Q: “I have a question about your Word for the Day ‘phase shifter.’ You say it is in the family of time-based effects, however, I recently read in another on-line article that it’s not considered a time-based effect. The article said it was an EQ effect. Just wondering why the discrepancy?”
A: The other article is wrong.
…okay, that’s a little strong. There is confusion about this, and it is understandable. First we have to settle on the semantics of what constitutes a time-based effect. My/our definition is that it’s any effect that uses the manipulation of time (i.e. delay) to achieve its results. Anything that messes with the relative phase of signals is, by definition, changing where it falls in time. If you take two identical signals, and then delay one of them by a microsecond, they are now partially out of phase with each other. Depending upon the signal’s content and the amount of delay applied, the effect is quite audible. This would seem to clearly point to a phase shifter being a time-based effect. Funny thing is, however, virtually every analog EQ circuit also has a time component to it. When EQ is applied to signals, some elements can become delayed very slightly (see WFTD Group Delay), effectively phase shifting them. Phase shifting is often achieved with EQ circuits. Nevertheless, the actual effect on the signal is the same: it, or certain frequency ranges of it, are delayed by small (and often varying) amounts. This has caused a lot of confusion about this process over the years.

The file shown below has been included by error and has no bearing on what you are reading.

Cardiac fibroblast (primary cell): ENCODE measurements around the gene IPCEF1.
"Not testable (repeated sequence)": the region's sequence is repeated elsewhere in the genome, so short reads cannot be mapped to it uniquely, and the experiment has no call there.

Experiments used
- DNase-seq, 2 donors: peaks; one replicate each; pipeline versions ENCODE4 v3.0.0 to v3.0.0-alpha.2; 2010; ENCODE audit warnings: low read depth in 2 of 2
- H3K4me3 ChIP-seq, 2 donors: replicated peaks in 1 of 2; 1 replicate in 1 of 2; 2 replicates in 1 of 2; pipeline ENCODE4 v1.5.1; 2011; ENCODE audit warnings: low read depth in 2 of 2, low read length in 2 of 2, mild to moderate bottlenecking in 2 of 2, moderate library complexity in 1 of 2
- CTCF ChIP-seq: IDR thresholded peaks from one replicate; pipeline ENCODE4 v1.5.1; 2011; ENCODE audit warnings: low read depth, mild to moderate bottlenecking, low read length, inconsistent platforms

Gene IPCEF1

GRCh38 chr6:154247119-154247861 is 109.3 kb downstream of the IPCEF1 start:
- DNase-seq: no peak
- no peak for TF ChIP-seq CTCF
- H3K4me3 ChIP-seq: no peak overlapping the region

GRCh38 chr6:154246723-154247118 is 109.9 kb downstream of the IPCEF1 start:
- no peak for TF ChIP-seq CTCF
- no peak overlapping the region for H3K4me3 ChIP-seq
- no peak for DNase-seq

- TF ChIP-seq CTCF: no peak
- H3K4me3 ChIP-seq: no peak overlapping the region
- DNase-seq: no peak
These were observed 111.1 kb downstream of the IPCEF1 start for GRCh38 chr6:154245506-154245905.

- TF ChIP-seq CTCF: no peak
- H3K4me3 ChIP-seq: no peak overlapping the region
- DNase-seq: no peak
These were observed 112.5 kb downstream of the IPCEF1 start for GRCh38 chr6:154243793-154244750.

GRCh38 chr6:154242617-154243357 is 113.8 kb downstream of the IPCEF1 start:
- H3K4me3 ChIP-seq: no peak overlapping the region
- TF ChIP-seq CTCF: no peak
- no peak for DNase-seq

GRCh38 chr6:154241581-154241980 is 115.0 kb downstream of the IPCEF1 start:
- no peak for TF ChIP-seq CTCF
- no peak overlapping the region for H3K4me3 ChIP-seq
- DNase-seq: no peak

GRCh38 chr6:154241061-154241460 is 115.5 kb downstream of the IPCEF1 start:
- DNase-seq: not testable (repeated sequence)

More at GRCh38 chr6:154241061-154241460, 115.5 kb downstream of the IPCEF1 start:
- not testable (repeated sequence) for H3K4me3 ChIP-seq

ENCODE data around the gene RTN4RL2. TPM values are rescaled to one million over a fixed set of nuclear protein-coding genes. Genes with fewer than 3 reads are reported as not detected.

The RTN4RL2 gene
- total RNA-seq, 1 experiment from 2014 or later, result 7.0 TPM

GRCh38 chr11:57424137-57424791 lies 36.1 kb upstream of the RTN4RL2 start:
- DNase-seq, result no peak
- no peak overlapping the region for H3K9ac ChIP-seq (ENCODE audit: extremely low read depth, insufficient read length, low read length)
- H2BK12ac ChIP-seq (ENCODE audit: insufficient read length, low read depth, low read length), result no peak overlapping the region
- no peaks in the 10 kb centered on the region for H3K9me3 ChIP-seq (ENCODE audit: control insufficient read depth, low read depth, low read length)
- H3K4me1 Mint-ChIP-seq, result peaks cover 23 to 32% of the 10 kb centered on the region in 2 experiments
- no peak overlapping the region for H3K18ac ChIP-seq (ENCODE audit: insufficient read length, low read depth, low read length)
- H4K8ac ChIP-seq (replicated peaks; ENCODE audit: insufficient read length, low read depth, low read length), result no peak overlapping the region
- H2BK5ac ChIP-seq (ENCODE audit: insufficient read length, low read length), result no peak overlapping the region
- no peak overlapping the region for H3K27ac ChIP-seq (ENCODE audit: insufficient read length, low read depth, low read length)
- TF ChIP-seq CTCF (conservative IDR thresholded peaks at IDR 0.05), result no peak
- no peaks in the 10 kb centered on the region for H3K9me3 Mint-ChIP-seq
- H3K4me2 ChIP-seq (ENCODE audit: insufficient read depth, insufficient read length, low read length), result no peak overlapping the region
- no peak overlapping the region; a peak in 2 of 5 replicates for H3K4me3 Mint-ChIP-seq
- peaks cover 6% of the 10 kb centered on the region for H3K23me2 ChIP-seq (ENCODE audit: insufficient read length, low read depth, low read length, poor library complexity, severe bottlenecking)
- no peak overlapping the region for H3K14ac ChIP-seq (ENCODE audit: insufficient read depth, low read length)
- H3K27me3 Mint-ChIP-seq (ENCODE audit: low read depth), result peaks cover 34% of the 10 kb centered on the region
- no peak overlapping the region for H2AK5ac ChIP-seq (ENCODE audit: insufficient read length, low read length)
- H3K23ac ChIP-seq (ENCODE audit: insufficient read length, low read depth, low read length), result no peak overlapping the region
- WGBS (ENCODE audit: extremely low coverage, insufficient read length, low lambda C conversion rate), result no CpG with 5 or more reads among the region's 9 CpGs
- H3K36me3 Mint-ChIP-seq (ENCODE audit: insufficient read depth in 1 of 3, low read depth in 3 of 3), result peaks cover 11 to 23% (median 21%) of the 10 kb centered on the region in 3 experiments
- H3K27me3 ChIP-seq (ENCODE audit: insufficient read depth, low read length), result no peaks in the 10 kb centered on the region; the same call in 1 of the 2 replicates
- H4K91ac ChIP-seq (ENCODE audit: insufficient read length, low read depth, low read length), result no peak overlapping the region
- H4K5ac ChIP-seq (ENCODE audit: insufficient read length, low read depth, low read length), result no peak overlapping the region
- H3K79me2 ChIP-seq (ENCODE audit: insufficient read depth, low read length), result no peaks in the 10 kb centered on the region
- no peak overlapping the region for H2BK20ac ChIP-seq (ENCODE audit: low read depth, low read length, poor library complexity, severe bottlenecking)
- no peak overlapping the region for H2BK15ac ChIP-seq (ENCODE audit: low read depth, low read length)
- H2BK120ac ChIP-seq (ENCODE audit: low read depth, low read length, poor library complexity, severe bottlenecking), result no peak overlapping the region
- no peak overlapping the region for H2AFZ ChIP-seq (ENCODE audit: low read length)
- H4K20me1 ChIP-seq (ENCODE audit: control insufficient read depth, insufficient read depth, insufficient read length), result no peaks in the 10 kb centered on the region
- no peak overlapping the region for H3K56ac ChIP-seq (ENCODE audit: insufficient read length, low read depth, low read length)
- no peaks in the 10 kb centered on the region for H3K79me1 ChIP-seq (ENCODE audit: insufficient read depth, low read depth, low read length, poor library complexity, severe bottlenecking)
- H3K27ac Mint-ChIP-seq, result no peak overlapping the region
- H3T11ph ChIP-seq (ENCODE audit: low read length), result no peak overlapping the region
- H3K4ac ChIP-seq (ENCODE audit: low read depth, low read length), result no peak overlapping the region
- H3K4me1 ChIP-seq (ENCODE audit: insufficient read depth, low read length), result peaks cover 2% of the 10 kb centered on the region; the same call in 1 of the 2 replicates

Ultimately the argument is a purely semantic one. Regardless of how the effect happens to be created – whether you want to call the circuit an EQ circuit or a delay circuit – the effect is a time-based effect and should be treated as one. The net result on the signal, including where and how you’d apply it in your signal chain, has everything in common with other time-based effects (reverb, delay, flanger, chorus, etc.) and very little in common with things that aren’t considered time-based, such as compression, distortion, equalization, even though each of these potentially has a time or phase component to its process as well.